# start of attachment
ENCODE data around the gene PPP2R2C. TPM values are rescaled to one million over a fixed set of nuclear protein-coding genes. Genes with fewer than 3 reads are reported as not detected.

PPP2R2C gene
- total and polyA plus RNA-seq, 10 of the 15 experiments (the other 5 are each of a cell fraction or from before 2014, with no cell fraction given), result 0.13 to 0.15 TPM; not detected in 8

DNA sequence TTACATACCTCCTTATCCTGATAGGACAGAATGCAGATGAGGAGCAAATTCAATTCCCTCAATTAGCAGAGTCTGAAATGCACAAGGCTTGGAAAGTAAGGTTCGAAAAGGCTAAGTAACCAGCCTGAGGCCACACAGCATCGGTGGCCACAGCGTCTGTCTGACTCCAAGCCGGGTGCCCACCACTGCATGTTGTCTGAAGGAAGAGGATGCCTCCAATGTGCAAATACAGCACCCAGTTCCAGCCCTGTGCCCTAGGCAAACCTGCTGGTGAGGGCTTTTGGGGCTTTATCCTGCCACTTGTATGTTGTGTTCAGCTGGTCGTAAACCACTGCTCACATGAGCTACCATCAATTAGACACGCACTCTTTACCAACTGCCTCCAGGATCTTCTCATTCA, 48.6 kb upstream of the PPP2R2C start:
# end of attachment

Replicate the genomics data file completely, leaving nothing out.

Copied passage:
ENCODE data around the gene PPP2R2C. TPM values are rescaled to one million over a fixed set of nuclear protein-coding genes. Genes with fewer than 3 reads are reported as not detected.

PPP2R2C gene
- total and polyA plus RNA-seq, 10 of the 15 experiments (the other 5 are each of a cell fraction or from before 2014, with no cell fraction given), result 0.13 to 0.15 TPM; not detected in 8

DNA sequence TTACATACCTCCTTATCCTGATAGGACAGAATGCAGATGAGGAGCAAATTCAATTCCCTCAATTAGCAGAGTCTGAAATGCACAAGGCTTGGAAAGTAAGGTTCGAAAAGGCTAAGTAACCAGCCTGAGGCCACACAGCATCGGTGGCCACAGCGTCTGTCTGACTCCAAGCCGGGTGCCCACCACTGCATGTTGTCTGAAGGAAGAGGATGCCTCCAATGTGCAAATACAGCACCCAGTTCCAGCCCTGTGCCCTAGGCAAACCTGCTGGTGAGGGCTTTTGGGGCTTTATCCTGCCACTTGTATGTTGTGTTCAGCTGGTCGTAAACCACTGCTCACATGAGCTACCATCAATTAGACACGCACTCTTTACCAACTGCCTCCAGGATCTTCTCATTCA, 48.6 kb upstream of the PPP2R2C start: